I recall when I wrote this story for the first time, a week after it occurred; I was still excited and thrilled. I added many exclamations at this point. Now, it is passé. I have bought transformers for vodka, exchanged power tools for propane cylinders, and paid laborers with work gloves. Victor 2, who enters the story later, gains entry into a power station, by bribing the guard with a bottle of vodka.

The Retrofit: We now have 110 V AC which we are able to vary between 0 and max, but we still needed to convert it into DC. Enter Shasha, our driver. WE first looked for a bread board, which we made by thinly slicing plywood from the scrapped crates where we had shipped our supplies in. Next, Shasha makes a half wave rectifier for us, using a butane soldering iron. And it works. We extend a line from the control trailer to the generator set. The generator set is functioning again, except that some fellow, whose name is Shouvik, has to spend his time next to a transformer, working a knob to keep a stable voltage every time we start or shut down a big motor. And the stage is set for our dog and pony show, during the so-called important site visit by the conference attendees.

Later, I tried to get the regulator fixed in Minsk, by a friend of Shasha rectifier, who owns his own work shop. A week later, I am told that is fixed and Victor 2 (a label for convenience) has offered to come and field test it for us. That Sunday, I get back to Naroch with a new team member. Ron Mis of ADL is livid. Apparently, what I am doing is “highly irregular” (I had not heard that word in years). I cannot get him a room, or get food ordered for him. Thus, I have a new room mate, who shares my meals. Lucky that I skip breakfast, and lunch is essentially a free for all in a big room.

It rains the next two days, and the regulator still does not work. We try to fix it, by setting a tarpaulin cover and working underneath it. Victor 2 alternates between soldering under the makeshift roof, testing with a portable oscilloscope, and trying to get rid of a headache by reading the manual. The ADL team is on my back, demanding that I order a new regulator, and finally to my utter regret, I succumb. I had faith in Victor, and if I had time, I would have persisted. Unfortunately, I bit the political bullet and ordered a new one for 1400 US$. Victor 2 refuses to take any money, although he has spent nine days working on the unit, including 2 on site. Three days later, I have a new unit which is installed and things are back to normal. I then get another call from Victor 2, who said that he has managed to fix it. How could you know? I ask. He said that he had gotten into a power plant, where he found a generator set like ours and tested the regulator using that generator. It cost him one bottle of vodka to conduct this test. {I sent him a bottle of Vodka later}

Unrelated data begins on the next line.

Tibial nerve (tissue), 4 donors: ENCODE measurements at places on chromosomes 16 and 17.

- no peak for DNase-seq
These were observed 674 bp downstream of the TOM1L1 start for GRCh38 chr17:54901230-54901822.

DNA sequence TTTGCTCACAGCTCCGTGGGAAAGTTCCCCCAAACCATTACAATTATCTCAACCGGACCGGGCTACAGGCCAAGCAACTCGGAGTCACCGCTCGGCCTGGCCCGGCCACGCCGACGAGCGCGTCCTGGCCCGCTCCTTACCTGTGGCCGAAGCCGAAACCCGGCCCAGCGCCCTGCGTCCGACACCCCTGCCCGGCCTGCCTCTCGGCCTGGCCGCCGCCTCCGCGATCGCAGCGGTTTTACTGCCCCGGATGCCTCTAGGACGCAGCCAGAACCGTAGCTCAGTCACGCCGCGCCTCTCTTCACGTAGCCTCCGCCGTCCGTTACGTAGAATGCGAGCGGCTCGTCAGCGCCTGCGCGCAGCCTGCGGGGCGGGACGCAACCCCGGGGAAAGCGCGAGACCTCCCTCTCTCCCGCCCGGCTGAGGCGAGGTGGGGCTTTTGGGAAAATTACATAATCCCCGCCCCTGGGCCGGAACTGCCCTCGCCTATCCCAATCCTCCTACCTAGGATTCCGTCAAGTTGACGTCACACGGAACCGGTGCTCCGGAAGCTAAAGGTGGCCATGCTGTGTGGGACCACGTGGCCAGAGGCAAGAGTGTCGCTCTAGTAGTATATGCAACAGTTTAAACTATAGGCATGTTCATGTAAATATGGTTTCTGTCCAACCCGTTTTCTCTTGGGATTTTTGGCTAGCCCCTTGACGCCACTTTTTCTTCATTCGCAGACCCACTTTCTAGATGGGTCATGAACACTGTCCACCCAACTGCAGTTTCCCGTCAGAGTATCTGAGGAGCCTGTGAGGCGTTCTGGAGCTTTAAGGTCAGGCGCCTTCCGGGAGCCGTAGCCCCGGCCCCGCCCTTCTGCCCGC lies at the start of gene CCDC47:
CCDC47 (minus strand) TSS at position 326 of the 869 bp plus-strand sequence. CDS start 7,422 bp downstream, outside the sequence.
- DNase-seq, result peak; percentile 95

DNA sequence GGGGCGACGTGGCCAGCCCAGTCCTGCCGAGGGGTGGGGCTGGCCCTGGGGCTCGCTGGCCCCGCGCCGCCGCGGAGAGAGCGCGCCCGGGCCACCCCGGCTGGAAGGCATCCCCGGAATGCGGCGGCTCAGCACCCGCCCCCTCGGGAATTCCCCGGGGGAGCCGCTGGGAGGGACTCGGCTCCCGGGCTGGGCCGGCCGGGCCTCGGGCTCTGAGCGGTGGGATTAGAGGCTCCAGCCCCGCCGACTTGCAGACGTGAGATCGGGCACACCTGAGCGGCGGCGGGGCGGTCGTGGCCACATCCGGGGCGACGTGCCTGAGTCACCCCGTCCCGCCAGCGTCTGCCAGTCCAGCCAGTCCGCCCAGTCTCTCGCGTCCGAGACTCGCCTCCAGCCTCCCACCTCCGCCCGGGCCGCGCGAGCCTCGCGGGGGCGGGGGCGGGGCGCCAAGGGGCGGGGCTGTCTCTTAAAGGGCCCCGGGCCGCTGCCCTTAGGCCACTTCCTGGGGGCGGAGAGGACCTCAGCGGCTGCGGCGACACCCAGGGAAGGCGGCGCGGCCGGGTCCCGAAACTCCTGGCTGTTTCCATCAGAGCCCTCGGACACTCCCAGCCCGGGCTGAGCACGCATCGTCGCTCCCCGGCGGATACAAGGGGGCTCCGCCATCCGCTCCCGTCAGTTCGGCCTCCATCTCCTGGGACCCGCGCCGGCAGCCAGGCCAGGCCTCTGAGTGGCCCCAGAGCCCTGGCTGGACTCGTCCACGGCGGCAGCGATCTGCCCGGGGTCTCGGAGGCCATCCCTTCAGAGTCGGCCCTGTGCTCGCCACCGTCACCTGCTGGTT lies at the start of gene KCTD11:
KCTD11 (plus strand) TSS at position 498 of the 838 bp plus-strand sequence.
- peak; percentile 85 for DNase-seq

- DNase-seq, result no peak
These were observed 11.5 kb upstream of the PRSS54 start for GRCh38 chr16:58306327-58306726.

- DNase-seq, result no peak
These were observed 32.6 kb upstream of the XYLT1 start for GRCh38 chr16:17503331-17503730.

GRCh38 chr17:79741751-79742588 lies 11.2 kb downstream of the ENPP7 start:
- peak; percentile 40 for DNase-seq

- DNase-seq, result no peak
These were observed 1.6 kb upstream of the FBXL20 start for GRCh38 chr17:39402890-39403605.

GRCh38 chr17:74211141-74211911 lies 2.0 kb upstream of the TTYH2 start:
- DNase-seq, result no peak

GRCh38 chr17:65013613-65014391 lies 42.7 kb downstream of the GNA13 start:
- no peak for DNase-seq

It is almost over now. The trainees are doing well, and I am actually looking forward to leaving. This week-end will be nice, as it is the Independence Day week-end of Belarus (and the US) and we are in Minsk for 4 &1/2 days. They have fireworks on the river and Vodka on the streets. Nazdarovya!!! About 14 days later, I am off to the U.S.

Sasha-Coffee, the interpreter with the blackest sense of humor, told me the following, after I mentioned to him the number of bootleg software CDs that I purchased here:

So, you are finally picking up Belarusian habits. You are smuggling. Soon you will start stealing.
Ok, so what next.
Then, you will start trading in non-ferrous metals.
After that?
You will start drinking heavily.
And then?
You will begin to like it!!!!